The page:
1) As mentioned at the end of the review, if you find yourself easily susceptible to Analysis Paralysis (AP), then this game will end you. There will always be umpteen moves you can make and you’re never sure if you just made the best one. So when it was someone else’s go I would be looking to find at least one move, and a backup move I wanted to make. Even then, often by the time it got to me, both of these moves were taken or no longer applicable. Then you have to quickly find another good move while everyone else waits. You need to be a decisive player or everyone will hate you.

    2) You can buy goods in the market for VP. One of these goods is a general purpose good that lets you power up any other action.. aaand it’s slaves. Yes you can buy and “expend” slaves. In a game where you can summon djinn they couldn’t think of any other representation of a power up, like crystals, or magic beans. DoW have defended the choice saying it is true to the time period. Like the use of genies I guess.
    Anyway, I just avoided buying them the whole game, but if that kind of thing is beyond the pale for you, I would skip it.

    • Scandalon says:

      “Yes you can buy and “expend” slaves. In a game where you can summon djinn they couldn’t think of any other representation of a power up, like crystals, or magic beans.”

      Presumably they should have the assassins replaced with something else too? There’s such a thing as taking things too far into absurdity, and you sir/madame, have done so. (Seriously, it’s like the purchasing district that wouldn’t accept IDE drives that had “master/slave” designations.)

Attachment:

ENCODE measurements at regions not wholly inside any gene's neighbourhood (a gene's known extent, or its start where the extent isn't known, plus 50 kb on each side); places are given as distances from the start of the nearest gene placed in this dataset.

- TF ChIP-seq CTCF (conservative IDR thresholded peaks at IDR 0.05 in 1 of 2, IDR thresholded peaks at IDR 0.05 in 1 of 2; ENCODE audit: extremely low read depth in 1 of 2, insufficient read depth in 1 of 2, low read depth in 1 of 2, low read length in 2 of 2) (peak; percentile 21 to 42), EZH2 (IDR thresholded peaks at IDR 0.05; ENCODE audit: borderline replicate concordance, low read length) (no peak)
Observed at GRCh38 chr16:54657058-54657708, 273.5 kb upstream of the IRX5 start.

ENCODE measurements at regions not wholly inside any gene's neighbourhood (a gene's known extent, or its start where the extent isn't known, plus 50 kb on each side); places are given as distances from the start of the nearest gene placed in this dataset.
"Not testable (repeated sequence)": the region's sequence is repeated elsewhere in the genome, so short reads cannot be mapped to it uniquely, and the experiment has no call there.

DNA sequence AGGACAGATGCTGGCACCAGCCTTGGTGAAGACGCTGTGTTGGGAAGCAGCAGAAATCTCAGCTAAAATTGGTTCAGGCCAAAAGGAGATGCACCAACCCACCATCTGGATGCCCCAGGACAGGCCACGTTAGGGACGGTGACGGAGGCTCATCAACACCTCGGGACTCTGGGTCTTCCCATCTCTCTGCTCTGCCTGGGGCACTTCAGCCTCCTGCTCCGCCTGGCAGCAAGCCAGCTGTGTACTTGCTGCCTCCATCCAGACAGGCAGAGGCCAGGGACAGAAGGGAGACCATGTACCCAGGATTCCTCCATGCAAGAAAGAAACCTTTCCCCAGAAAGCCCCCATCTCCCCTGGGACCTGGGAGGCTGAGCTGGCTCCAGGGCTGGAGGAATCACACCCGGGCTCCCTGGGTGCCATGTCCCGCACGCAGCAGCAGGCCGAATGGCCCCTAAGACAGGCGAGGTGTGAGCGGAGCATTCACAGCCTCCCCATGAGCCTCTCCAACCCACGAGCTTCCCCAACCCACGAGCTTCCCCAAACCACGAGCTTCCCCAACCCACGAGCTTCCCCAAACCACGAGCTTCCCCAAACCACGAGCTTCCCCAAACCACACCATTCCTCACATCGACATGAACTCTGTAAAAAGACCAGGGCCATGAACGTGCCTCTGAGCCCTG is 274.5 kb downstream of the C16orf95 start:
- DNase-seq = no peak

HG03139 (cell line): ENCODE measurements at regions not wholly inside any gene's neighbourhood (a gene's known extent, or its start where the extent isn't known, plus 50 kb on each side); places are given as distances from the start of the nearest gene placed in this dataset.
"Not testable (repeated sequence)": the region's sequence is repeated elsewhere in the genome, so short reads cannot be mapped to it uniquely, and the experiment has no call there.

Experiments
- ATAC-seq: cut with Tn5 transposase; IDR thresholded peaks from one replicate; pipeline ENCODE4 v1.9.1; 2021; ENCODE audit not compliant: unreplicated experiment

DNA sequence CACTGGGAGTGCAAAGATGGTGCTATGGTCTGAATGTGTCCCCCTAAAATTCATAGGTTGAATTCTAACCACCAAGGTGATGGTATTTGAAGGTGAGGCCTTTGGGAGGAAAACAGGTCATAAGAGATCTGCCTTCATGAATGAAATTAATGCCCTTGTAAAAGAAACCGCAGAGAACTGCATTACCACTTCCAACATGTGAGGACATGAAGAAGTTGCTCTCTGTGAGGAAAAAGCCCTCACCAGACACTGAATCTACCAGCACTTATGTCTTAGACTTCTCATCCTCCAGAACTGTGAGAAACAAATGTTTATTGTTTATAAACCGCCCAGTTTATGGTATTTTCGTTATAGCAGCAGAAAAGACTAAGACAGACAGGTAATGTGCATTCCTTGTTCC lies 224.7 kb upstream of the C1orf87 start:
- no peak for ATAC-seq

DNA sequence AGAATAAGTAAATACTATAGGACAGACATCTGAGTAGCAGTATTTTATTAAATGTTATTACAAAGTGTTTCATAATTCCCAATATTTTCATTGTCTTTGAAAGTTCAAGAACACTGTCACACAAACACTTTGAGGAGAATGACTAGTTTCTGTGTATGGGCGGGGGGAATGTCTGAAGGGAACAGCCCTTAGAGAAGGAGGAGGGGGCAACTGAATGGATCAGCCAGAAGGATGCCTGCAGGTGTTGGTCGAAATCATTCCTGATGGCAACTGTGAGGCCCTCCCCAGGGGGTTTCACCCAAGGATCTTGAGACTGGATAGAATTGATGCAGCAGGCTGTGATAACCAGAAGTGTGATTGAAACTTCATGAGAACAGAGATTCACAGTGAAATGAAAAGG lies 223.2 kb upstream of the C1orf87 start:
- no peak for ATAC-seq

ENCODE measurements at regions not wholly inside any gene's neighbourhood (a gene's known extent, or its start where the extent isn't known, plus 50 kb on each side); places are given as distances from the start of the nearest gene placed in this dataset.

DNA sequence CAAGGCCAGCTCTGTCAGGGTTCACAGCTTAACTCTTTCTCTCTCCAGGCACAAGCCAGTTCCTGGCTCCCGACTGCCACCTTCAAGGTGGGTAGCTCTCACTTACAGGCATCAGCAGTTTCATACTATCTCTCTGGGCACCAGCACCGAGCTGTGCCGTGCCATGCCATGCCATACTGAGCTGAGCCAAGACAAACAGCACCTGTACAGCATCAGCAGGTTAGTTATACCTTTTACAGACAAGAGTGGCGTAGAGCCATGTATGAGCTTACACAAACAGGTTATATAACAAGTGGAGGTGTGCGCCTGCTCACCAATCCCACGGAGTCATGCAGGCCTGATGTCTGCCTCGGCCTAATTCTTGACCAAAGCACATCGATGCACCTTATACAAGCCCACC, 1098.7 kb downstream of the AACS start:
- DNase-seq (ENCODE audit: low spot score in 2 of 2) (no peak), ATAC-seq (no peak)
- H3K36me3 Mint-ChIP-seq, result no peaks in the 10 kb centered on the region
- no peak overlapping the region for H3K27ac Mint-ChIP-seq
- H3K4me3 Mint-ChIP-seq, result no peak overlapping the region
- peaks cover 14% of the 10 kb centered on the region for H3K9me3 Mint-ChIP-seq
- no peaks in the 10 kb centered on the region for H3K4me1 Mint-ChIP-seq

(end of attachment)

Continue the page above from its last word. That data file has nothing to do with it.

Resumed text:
• gwathdring says:

        Assassins aren’t generally systematically oppressed and dehumanized …

        There’s a difference between calling a drive a “slave” drive because it is enslaved to the other drive (you know, metaphor) and having a game in which you are supposed to be imagining that you’re purchasing actual people for personal profit.

        There’s also a difference between saying “This shouldn’t exist” and saying “This made me uncomfortable, buyer beware.”

      • jonfitt says:

        It’s more of a buyer beware statement than anything. That being said:
        .
        My problem is not with the word slave or even the inclusion of them in any game. I can imagine a place where slavery could be used to deliberate affect. It’s that it is thrown in flippantly with no commentary as a powerup in an otherwise cartoony game. I think if you’re going to use the oppression if untold numbers of people throughout history and today in your game, it should be for more purpose than using it as a shorthand for “buy them to make what you do better”. Because that’s all theme is in games like this. It’s not a simulation. The theme is there to be used as a hook to imply the mechanic. You’re asking for people to link the actual use of slaves with the mechanic “good stuff happening for me”. That’s not a connection I enjoy making. So buyer beware.
        .